BC Green leader Sterk impresses; BC Conservative leader Cummins does well in first leaders debate of BC Election 2013
The callers asked their questions about BC Election 2013. Bill Good, the host of CKNW’s morning talk program and newsreader for CTV, asked them as well.
And the four leaders responded, but not all equally.
This debate was a key moment for Christy Clark, the province’s embattled premier and BC Liberal leader. She needed an outright win — a decisive put down of her opponents — to build on the little bit of momentum her party has managed to dredge up across British Columbia during the front half of this campaign for re-election.
Angus Reid reports the Liberals have closed the gap with the NDP by three points, now putting them about fourteen points behind. Most of those gains, when you dig a little, have come from the other parties equally. (There’s no sign yet that the population of non-voters is engaging with Christy in any way.)
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Clark came across as a little too aggressive, and a little too much of a (if you’ll pardon the expression) bull artist, though. She continues to claim the budget is balanced, even though the province is only four weeks into its new fiscal year and the debt continues to rise. Both callers and moderator Good expressed their disbelief — it wasn’t just her opponents — but what’s so in the mind of Christy is “truth, damn it”.
Where Clark did score points was in the discussion of pipelines — and that’s where NDP leader Adrian Dix fell down, big time.
Dix claims to be a man of principle. His principle, when it came to pipelines, was that until there was a formal proposal submitted he should not react one way or the other. That’s why, up until last Monday in Kamloops, he expressed no view positive or negative on Kinder Morgan’s expected proposal to twin the Trans-Mountain pipeline to Burnaby, even as he had come out against Enbridge’s Northern Gateway proposal to run a line to Kitimat.
For the record, John Cummins of the Conservatives supports the use of pipelines without reservation — “they are the safe method”, he told the listeners — and Jane Sterk of the Greens opposes both projects, as a poor use of resources and on environmental grounds. Clark last year changed course to oppose Northern Gateway, but left the door open to be bribed to return to supporting it, and has so far kept her distance from the Trans-Mountain plan.
Dix swapped to opposition — and to be fair, what he opposes is adding export tanker traffic to an already-congested Port of Vancouver and Georgia Strait, not the pipeline itself — in an appearance in Kamloops on Monday, apparently in response to panic inside his own New Democratic Party over vote erosion to the Greens.
Dix could have used this radio time to make what he opposes and why clear, showing that he hasn’t flip-flopped on the not-yet-a-formal-proposal pipeline but is concerned about harbour traffic. But he didn’t. He hemmed, hawed, backed, filled, and generally came across as an unprincipled idiot as the other three leaders moved in for the kill.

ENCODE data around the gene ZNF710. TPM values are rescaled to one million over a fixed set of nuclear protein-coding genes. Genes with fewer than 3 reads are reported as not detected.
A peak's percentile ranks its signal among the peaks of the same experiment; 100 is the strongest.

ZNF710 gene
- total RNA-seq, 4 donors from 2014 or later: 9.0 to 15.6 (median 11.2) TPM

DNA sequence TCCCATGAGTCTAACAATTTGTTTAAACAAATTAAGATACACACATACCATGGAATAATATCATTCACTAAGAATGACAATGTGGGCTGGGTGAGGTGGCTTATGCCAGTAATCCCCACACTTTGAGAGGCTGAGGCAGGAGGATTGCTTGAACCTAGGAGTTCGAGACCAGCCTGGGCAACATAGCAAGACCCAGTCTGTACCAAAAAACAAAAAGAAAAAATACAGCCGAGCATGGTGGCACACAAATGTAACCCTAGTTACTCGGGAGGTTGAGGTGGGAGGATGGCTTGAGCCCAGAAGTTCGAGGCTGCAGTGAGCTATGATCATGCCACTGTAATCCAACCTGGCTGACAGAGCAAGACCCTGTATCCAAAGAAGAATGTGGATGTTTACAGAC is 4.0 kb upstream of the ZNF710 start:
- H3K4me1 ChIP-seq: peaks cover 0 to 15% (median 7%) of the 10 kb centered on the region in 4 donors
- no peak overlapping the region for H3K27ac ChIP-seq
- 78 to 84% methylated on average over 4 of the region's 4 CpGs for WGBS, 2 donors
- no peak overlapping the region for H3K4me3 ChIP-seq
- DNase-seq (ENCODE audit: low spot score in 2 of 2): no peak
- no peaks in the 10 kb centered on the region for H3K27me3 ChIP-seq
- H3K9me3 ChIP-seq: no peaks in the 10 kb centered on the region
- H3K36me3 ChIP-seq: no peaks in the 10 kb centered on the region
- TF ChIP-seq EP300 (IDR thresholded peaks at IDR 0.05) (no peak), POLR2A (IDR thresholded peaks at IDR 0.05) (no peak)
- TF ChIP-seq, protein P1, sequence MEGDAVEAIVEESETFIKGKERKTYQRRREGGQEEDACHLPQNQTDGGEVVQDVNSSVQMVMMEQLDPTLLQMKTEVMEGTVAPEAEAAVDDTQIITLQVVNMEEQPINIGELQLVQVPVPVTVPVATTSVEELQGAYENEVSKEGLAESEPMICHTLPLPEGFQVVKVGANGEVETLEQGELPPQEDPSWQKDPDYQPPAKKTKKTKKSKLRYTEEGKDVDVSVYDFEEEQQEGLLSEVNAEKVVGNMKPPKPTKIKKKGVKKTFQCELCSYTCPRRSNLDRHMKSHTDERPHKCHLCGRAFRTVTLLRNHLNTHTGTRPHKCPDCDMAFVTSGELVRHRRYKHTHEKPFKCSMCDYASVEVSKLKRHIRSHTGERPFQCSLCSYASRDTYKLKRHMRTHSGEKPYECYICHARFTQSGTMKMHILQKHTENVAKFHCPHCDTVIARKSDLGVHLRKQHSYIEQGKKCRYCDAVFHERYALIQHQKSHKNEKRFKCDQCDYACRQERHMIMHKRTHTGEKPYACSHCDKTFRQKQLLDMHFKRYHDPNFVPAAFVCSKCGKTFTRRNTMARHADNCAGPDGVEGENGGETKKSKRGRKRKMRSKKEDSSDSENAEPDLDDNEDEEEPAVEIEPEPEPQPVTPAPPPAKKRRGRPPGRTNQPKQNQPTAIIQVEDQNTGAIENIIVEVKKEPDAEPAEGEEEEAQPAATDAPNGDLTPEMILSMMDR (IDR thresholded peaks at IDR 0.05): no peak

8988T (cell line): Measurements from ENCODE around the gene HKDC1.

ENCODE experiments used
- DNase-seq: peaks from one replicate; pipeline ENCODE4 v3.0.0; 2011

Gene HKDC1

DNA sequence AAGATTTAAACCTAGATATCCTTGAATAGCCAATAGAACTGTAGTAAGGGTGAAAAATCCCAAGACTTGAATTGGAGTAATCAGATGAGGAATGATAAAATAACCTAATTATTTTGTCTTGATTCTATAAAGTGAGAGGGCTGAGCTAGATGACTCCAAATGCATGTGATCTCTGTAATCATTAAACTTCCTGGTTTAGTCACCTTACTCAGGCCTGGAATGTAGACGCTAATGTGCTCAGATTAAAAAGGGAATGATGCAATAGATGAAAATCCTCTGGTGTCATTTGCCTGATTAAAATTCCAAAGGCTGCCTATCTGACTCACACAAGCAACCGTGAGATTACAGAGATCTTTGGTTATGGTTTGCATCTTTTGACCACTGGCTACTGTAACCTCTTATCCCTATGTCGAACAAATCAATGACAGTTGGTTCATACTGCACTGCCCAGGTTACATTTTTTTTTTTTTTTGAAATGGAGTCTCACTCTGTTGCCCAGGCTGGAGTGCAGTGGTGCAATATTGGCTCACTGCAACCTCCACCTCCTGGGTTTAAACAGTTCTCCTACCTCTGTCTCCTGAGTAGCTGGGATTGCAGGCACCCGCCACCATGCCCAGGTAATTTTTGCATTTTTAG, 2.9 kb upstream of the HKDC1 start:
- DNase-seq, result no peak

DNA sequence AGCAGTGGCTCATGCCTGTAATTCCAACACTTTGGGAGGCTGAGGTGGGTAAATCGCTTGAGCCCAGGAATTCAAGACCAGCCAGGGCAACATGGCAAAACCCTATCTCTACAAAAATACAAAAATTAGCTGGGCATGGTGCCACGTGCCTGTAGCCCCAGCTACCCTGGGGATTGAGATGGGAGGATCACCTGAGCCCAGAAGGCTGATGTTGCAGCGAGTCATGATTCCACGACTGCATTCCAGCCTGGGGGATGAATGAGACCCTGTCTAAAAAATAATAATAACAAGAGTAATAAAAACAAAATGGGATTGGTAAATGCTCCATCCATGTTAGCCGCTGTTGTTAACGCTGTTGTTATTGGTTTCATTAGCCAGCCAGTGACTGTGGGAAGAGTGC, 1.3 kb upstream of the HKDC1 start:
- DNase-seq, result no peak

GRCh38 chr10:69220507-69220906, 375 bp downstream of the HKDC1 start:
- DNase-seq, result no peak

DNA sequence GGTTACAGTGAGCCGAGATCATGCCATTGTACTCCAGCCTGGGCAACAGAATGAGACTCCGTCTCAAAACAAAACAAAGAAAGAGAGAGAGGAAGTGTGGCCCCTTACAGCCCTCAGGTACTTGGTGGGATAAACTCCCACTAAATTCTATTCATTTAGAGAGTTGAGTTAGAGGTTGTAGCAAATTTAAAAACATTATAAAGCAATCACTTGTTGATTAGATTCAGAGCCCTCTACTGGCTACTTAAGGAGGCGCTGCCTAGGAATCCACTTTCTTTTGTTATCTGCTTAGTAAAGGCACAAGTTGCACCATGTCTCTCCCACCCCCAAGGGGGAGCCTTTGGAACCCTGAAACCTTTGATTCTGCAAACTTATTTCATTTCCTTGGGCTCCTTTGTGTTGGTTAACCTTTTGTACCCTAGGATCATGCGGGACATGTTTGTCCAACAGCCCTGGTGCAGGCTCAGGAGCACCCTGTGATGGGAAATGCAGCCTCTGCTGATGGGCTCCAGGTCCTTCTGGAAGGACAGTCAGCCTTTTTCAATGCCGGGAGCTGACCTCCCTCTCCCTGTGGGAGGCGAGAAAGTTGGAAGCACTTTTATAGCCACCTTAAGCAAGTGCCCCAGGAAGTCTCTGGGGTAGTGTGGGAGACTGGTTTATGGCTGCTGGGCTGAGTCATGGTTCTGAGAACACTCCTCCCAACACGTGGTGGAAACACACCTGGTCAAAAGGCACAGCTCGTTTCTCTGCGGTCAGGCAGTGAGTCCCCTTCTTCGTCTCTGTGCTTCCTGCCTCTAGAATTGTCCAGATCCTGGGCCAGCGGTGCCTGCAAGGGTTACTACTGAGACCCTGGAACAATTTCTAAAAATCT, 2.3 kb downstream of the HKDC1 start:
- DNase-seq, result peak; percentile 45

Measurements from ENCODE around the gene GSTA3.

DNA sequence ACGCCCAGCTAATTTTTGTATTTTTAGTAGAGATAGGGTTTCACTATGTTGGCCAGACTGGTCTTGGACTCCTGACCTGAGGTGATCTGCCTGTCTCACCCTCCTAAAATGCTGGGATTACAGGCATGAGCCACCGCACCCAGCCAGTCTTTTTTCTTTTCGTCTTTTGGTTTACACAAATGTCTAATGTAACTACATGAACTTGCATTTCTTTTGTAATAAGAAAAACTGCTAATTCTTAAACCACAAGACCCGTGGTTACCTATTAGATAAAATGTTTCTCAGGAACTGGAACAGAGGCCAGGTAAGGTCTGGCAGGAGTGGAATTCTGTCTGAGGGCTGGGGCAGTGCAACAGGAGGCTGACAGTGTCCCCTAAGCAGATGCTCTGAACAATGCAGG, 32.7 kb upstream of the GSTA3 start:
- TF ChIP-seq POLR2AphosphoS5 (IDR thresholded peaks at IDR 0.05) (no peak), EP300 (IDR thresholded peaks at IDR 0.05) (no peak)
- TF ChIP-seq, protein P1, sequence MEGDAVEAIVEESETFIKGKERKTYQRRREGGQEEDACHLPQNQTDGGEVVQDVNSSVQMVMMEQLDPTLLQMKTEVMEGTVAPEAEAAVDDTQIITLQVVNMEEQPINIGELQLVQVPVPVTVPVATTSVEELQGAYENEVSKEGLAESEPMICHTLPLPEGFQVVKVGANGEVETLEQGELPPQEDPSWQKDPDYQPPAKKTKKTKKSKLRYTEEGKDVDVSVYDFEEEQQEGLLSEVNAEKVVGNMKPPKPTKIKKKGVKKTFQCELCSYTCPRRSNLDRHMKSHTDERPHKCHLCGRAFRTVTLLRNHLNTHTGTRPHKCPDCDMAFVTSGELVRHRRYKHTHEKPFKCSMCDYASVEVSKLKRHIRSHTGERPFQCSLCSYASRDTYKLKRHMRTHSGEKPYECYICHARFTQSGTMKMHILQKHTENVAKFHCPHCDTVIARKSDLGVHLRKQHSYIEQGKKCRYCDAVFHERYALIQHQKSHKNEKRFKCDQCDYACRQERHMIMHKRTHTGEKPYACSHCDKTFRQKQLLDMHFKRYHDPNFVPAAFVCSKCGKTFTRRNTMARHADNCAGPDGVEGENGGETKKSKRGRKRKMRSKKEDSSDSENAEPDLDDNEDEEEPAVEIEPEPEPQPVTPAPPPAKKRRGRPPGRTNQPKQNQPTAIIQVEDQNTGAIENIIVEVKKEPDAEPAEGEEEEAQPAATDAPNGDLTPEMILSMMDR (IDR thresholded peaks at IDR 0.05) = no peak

Dix, in fact, failed the first test of radio as a medium throughout. He was too cool, too measured, to connect with the audience. If you’re the sort who judges winners and losers, he is definitely the leader who came in last.
But Clark — who desperately needed to be the clear and unambiguous winner — didn’t even contend for the “first nose past the tape”. She (and remember that of the four of them she’s the one with five plus years’ experience on radio) went too far the other way. Add that to the extensive use of hyperbole and she didn’t manage to build on any momentum the Liberals have gained. Mark her a third-place finisher.
Jane Sterk, frankly, did the best job of the four. She struck the right balance of emotion — when a caller asked a question about social assistance revealing she had problems in this area, Sterk was the only leader to make a human connection with the caller before diving into policy talking points — and evidence-based logic.
Most of all, Sterk did something few third-party leaders do: she was up front about that fact that she wasn’t contending to be premier in BC Election 2013. (The candidates in the recent Liberal Party of Canada leadership race, with their endless “next Prime Minister of Canada” introductions, could take notes from this sensible woman.) She was clear she was competing to elect MLAs who could be “watchdogs” holding whomever wins a plurality of seats to account. When asked how many she expected, she answered proudly “four” (which is the outside chance for the Greens based on poll analysis, converting opinion and voting likelihood into seats, done by Éric Grenier). Points for humanity, and points for honesty.
John Cummins did a credible job. He managed to avoid Clark’s forays into hyper-space and Dix’s into dull-land, unabashedly defending unpopular opinions (the majority of British Columbians, for instance, are against pipelines carrying oil sands products simply to be exported by tankers, but Cummins is willing to stand against that and argue for it on the grounds of national and provincial interest), and talking up the positives in the Conservatives’ thinking.
Next week’s polls will give a clearer indication if he was able to stop vote erosion to the Liberals and give his candidates a shot at winning in their best-chance seats. (Like Sterk, Cummins’ best outcome is enough MLAs for official party status — four are needed — and a base to build on for 2017 and beyond.)
The leaders will be continuing their preparation for Monday’s television debate — unlike the radio version, they will tilt directly with each other — and campaigning this weekend. Monday is Clark’s last chance to pull this out of the fire of defeat — for, despite coming in dead last yesterday, Dix isn’t hurt yet.
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Category: British Columbia